Ask the expert—Gloves and flu shots

By: December 19th, 2008 Email This Post Print This Post

Q: Does OSHA require healthcare workers to wear gloves when giving flu shots?

A:  Gloves are not required when giving a flu shot as long as hand contact with blood is not reasonably anticipated, according to “Most frequently asked questions concerning the bloodborne pathogens standard.”

There is nothing, however, preventing you from requiring gloves through your exposure control plan, and that is probably not a bad idea.

Comments

By Jeff Wesley on April 8th, 2009 at 3:25 pm

We require gloves for phlebotomy, of course, but what about finger-stick protimes and glucose levels when retractable sharps devices are used? and what about lab coats?

By David LaHoda on April 8th, 2009 at 5:27 pm

Regular finger sticks would require gloves as it would meet, in my opinion, OSHA’s definition of occupational exposure:
“Occupational Exposure means reasonably anticipated skin, eye, mucous membrane, or parenteral contact with blood or other potentially infectious materials that may result from the performance of an employee’s duties.”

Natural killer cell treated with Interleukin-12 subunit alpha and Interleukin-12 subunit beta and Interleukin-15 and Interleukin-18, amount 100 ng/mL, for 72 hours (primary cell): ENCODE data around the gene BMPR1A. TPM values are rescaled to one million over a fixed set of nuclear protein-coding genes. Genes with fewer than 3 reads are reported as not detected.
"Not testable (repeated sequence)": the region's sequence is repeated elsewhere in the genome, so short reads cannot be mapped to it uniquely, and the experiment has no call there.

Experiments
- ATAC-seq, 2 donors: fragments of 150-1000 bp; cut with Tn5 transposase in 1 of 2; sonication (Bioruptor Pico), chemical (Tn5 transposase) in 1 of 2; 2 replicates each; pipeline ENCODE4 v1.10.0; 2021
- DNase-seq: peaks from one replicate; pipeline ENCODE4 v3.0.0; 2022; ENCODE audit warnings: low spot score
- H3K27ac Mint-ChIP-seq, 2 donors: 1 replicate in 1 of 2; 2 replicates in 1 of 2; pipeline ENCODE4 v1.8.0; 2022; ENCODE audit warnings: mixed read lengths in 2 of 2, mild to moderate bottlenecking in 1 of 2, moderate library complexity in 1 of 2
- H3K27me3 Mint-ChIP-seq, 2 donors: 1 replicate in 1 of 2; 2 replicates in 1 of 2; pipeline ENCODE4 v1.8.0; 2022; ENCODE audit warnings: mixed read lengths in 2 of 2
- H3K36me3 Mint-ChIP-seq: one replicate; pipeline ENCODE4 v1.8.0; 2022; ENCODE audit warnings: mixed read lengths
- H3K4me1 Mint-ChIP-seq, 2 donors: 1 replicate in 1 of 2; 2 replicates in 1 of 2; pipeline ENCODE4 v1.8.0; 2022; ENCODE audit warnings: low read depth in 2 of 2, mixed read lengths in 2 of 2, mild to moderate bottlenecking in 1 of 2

You might want to consult OSHA’s interpretation letter “The wearing of gloves during routine vena punctures,” which references finger sticks, albeit in a oblique way. Also, check Managing PPE for more advice on both lab coats and gloves.

I’m curious about other facilities. Do you require gloves and lab coat, or other PPE for finger sticks?

By Warren Piece on January 16th, 2013 at 8:07 pm

OSHA’s decision to not require gloves for vaccinations is, in my opinion, based more on convenience for the institution than being based on safety. Imagine if a healthcare worker was required to wear gloves? Imagine the vast number of glove changes, washing of hands etc… The rule is a joke and should be changed.

 

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